You break your own boundaries to please others, but end up hating yourself, and possibly them, for it. The answer to saving your sanity and maintaining a cordial relationship with those around you, is taking your time to think about a response. The instinct to say yes, especially if asked in person, can land you in a situation like the one mentioned above. The smartest thing to do would be to buy yourself time by saying “Let me check my schedule and get back to you,” and if you feel uncomfortable with the task or event in question, you can politely decline. This way, it seems like you made an effort, but unfortunately couldn’t follow through.


You take responsibility for other people’s emotions


As people pleasers, we are hyper aware of other people’s feelings, rather than your own, leading us to focus on body language and facial expressions. This forces us to pay attention to any dips in energy, less than cheerful looks, and subdued speech, sending us into a spiral of anxiety. The only solution in the mind of a people pleaser is to apologise, to evade conflict and earn a chance at redemption.


Try replacing “sorry” with “thank you” instead. For example, “I’m sorry for being late” can be “Thank you for waiting for me”. “I’m sorry I didn’t call you back” can be “Thank you for following up with me”. Not every situation can be void of an apology though. If there was an argument or an intention to hurt the other person, an apology is always appreciated.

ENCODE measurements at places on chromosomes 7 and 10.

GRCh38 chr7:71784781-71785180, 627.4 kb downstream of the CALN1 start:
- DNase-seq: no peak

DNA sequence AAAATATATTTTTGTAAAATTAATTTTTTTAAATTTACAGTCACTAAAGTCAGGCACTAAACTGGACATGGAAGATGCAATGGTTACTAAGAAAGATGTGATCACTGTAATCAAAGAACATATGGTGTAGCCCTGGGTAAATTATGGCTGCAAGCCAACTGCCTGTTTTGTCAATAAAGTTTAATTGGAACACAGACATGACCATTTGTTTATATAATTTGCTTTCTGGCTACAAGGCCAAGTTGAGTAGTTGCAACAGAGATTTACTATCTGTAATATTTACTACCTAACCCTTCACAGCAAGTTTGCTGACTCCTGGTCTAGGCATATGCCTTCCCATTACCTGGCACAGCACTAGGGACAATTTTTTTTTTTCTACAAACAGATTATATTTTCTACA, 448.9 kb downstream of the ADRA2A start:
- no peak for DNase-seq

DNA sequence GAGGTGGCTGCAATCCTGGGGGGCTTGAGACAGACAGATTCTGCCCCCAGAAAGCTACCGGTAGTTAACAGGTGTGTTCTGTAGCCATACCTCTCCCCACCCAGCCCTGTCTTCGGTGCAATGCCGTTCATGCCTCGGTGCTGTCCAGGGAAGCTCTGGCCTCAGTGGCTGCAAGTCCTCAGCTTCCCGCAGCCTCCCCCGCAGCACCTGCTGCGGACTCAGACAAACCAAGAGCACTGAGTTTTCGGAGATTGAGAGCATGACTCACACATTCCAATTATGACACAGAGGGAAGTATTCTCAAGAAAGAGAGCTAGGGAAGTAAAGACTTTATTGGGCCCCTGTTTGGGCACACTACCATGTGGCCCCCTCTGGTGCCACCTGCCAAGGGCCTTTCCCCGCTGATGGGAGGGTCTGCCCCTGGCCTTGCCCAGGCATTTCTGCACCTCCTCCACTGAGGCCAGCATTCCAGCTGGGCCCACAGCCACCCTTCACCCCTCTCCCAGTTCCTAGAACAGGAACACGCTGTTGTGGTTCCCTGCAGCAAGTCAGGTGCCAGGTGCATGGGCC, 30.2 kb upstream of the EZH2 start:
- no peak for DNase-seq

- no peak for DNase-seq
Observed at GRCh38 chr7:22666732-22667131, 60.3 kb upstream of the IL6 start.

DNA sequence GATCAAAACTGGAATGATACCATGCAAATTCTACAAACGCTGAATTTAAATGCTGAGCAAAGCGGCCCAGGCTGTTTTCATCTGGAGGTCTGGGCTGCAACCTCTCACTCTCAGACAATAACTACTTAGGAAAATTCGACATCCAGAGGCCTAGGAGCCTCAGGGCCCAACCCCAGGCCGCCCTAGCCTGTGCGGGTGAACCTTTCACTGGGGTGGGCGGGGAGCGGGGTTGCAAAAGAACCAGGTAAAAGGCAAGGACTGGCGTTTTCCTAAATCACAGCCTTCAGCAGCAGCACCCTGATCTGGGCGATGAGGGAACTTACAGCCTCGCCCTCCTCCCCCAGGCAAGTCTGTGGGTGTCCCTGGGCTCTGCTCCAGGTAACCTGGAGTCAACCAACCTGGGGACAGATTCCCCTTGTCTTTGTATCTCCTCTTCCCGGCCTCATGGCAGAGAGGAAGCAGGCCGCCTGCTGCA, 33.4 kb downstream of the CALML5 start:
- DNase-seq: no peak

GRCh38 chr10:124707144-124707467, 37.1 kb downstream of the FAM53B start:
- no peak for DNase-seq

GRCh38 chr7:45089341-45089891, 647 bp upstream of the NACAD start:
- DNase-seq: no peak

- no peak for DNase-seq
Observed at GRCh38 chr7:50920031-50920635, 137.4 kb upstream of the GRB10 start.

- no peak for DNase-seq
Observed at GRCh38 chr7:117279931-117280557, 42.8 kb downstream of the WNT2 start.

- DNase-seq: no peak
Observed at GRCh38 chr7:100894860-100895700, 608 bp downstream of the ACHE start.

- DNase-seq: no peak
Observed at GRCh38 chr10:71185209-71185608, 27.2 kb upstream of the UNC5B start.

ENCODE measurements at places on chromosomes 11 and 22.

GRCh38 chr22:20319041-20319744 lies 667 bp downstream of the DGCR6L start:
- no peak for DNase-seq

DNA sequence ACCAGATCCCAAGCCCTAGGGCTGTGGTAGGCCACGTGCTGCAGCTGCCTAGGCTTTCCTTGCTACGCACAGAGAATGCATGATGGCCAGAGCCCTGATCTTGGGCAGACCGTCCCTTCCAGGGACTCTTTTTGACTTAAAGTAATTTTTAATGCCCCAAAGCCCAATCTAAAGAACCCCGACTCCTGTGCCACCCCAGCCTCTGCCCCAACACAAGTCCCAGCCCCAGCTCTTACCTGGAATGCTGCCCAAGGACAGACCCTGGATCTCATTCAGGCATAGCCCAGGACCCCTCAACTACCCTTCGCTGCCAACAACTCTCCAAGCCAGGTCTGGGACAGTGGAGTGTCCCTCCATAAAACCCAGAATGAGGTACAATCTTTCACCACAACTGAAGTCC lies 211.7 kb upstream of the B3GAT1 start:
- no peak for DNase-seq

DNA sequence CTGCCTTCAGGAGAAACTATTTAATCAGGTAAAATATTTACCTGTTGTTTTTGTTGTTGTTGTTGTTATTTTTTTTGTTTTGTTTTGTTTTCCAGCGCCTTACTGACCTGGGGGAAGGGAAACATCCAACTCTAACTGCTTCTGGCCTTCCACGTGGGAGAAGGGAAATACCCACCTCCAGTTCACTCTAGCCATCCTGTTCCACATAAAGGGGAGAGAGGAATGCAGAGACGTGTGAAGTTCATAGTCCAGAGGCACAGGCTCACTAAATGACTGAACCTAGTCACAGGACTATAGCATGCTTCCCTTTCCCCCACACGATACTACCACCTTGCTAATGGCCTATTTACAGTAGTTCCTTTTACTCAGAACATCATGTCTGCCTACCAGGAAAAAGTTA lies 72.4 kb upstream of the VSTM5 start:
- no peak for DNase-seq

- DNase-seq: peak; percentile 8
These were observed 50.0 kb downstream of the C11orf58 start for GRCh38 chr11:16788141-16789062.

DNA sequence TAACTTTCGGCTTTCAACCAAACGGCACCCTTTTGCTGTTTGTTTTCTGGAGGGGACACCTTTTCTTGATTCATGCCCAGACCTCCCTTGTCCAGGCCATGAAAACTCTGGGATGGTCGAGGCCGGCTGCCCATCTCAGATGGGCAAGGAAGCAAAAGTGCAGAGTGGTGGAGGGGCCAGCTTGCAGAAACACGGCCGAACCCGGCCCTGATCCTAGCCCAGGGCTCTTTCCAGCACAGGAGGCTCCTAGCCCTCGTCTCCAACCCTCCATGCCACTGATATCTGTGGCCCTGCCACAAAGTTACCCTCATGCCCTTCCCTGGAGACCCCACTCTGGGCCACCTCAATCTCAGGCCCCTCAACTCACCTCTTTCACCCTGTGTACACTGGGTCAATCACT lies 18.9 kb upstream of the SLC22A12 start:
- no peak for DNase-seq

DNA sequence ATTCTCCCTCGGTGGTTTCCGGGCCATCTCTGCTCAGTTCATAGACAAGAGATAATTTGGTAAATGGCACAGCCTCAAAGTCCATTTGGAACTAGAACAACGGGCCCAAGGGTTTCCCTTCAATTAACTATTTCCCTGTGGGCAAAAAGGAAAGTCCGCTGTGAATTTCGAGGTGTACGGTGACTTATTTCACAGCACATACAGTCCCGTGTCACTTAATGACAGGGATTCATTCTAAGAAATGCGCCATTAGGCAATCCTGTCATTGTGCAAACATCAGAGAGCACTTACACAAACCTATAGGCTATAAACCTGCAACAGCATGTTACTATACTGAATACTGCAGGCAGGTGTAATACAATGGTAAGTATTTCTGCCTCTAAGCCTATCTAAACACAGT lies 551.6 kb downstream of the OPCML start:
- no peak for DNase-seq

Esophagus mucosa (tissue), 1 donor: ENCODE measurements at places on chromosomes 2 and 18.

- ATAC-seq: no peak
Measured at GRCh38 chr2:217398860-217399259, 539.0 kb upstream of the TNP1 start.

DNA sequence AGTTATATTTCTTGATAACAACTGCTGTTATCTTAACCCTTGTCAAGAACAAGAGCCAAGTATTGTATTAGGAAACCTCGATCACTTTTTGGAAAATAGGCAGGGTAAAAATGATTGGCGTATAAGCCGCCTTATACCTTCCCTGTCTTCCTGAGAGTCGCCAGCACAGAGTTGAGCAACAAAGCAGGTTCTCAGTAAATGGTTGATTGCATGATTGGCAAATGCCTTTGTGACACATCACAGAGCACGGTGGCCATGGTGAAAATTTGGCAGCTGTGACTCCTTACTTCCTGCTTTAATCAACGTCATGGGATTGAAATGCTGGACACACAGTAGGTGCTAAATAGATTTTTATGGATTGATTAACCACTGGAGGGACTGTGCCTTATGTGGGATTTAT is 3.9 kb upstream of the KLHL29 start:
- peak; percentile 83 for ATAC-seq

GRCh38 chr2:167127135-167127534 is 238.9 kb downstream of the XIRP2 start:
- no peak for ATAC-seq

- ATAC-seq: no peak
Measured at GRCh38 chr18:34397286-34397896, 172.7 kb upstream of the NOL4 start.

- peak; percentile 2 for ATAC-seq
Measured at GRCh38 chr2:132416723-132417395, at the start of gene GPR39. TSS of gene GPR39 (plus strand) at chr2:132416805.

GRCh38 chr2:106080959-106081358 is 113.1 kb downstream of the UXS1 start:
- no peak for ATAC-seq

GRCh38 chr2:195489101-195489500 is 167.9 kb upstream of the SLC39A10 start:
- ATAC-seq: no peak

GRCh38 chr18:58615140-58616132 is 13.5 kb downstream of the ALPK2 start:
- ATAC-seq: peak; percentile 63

If you’re unsure of whether you are the reason for someone’s distress, the easiest way to find out would be to ask them directly. Communication is the simplest, most powerful tool to creating secure, anxiety-free relationships – use it in an early stage of a conflict rather than letting bitterness brew.



You don’t express a concrete opinion about anything


It’s well known that not everyone will agree with you. Conflict is inevitable and sticking to an opinion, especially about a controversial topic, makes it uncomfortable at times. For a people pleaser, sitting with discomfort is an excruciating challenge – but once mastered, it can change the internal narrative completely.


When approaching a discussion with an opinion, it’s important to remember that rebuttals are not personal attacks, and opinions can change on either side. Stating disagreement should not upset the other party to the point where they would break ties with you, depending on the topic of discussion and the parties involved. In fact, expressing an opinion may grant you respect and admiration from the other person – it showcases core values and discipline.


Practice managing uncomfortable situations by expressing opinions on topics that don’t spark controversy – such as, your favourite flavour of ice cream, your fashion taste, or even your preference between coffee and tea. Keep away from politically charged discussions until self-confidence is developed and ready to be implemented.


These are just a few examples of what people pleasing can look like behaviorally and how to resolve these issues. Like anything stable, it takes effort, self-control, and a strong set of values and goals to see into fruition. Putting others before oneself seems like it’s selfless and generous. What lies underneath it is resentment, low self-compassion, and a world of anxiety.


A few helpful reads to dive into if you are struggling with letting go of people pleasing traits:


- A Disease to Please: Curing the People-Pleasing Syndrom by Harriet B. Braiker

- Anxious to Please: 7 Revolutionary Practices for the Chronically Nice by James Rapson and Craig English

- When Pleasing You is Killing Me by Dr. Les Carter

- People Pleaser’s Guide to Loving Others Without Losing Yourself by Dr. Mike Bechtle